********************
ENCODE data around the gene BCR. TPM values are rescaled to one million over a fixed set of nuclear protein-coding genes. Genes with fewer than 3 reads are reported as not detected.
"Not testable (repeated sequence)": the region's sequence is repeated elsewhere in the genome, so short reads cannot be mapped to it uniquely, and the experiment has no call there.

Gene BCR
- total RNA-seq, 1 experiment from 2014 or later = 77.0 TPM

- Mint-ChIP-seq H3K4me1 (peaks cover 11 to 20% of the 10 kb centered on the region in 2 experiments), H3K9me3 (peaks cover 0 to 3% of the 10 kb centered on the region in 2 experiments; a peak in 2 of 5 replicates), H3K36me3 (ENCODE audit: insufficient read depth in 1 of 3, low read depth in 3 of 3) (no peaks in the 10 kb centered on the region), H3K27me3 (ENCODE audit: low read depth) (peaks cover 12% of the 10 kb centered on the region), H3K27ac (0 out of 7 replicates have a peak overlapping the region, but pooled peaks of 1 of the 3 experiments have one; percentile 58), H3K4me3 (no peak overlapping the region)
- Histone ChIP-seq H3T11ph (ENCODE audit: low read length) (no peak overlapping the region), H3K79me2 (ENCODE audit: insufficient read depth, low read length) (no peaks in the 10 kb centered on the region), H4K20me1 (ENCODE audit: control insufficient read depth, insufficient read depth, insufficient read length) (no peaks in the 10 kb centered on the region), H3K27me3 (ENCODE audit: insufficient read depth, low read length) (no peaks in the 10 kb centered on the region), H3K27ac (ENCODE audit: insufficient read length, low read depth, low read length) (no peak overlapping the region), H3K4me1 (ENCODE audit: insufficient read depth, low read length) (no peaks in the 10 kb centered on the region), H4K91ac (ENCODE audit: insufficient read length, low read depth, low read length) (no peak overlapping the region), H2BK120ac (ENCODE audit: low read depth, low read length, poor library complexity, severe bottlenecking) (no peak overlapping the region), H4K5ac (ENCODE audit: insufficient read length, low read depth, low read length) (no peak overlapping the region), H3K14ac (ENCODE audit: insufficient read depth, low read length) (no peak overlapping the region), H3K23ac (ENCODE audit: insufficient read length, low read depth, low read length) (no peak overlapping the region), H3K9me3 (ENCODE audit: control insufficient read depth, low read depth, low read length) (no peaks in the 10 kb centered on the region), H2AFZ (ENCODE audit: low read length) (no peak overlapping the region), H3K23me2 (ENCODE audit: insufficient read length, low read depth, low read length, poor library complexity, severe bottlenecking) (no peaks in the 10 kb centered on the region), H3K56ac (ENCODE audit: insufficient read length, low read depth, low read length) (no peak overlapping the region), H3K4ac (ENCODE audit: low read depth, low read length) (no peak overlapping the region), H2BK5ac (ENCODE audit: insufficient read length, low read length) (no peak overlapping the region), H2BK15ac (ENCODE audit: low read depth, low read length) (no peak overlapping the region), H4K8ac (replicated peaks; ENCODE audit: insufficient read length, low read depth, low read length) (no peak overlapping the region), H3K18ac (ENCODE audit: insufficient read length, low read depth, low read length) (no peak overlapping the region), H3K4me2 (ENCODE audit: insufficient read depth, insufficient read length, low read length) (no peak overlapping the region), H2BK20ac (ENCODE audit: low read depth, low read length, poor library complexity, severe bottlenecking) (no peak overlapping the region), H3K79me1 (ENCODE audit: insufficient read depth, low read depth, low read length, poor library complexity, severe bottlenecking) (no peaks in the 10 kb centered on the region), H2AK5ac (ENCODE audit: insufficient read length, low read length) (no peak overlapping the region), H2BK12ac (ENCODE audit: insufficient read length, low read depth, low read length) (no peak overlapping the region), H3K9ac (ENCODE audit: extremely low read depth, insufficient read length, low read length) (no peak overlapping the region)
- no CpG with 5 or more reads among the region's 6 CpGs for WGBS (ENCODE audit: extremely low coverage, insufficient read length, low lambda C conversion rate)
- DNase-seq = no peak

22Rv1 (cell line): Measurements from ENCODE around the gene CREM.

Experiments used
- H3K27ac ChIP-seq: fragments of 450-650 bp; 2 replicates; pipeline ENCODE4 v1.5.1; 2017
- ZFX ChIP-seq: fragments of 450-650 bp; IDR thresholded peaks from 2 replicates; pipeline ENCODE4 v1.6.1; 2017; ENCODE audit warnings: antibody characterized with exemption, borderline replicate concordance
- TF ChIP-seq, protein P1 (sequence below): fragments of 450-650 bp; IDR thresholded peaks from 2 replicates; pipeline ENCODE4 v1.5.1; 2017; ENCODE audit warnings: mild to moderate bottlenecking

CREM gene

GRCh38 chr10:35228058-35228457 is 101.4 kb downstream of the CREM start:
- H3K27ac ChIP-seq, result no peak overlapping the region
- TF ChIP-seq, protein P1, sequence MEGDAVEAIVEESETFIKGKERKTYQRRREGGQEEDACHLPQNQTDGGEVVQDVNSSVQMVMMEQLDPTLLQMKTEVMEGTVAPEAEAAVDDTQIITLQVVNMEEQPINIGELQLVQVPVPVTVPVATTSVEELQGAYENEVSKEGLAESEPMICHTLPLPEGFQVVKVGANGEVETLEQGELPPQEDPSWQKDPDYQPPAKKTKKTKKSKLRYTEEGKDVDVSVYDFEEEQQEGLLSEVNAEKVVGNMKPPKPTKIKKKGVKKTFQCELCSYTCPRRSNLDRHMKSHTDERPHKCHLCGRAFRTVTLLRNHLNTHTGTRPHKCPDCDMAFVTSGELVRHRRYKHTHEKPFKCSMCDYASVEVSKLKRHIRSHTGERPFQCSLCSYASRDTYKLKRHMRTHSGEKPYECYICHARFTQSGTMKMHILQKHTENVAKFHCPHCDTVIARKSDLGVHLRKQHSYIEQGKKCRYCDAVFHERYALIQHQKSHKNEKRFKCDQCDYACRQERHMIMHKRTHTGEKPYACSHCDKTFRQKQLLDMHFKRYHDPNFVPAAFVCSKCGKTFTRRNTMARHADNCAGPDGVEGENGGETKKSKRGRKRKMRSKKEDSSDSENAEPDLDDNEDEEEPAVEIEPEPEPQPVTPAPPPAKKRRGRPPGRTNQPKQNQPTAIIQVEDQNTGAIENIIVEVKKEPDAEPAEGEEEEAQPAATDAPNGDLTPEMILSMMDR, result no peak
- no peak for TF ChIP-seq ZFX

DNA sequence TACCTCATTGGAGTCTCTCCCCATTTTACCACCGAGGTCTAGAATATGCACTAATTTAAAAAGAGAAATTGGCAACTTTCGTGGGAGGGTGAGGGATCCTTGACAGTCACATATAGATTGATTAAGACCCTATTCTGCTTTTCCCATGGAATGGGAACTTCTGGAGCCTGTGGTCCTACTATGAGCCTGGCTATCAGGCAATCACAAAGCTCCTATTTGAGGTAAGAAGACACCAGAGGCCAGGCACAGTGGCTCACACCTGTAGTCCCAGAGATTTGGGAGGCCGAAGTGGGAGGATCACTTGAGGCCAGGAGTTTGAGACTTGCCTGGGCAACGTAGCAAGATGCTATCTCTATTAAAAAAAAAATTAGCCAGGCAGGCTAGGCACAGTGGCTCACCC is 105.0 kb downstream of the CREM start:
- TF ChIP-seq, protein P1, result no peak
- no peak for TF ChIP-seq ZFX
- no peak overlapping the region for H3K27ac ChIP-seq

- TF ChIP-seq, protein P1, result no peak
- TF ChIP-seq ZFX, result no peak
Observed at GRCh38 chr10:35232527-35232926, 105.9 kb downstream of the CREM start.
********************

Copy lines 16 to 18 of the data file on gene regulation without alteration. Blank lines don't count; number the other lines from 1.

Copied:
- H3K27ac ChIP-seq, result no peak overlapping the region
- TF ChIP-seq, protein P1, sequence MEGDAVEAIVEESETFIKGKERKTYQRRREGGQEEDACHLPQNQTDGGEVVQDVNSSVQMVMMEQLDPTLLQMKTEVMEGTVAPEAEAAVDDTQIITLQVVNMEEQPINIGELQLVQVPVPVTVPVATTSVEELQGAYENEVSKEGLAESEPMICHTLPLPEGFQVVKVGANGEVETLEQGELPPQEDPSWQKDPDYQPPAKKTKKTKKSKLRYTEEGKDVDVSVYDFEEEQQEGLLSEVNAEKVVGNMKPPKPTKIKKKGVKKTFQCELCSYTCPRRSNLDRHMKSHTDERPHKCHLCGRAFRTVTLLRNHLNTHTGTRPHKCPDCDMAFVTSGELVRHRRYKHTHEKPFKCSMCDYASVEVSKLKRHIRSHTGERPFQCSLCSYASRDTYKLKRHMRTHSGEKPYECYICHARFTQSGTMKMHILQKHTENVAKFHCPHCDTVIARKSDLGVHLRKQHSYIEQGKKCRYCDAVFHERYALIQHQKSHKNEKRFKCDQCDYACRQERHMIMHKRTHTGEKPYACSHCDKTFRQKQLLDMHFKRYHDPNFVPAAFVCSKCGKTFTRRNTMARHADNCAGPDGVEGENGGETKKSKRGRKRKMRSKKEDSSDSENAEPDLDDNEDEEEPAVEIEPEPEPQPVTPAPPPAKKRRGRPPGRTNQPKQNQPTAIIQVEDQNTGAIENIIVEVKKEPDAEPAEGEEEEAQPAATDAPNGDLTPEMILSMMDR, result no peak
- no peak for TF ChIP-seq ZFX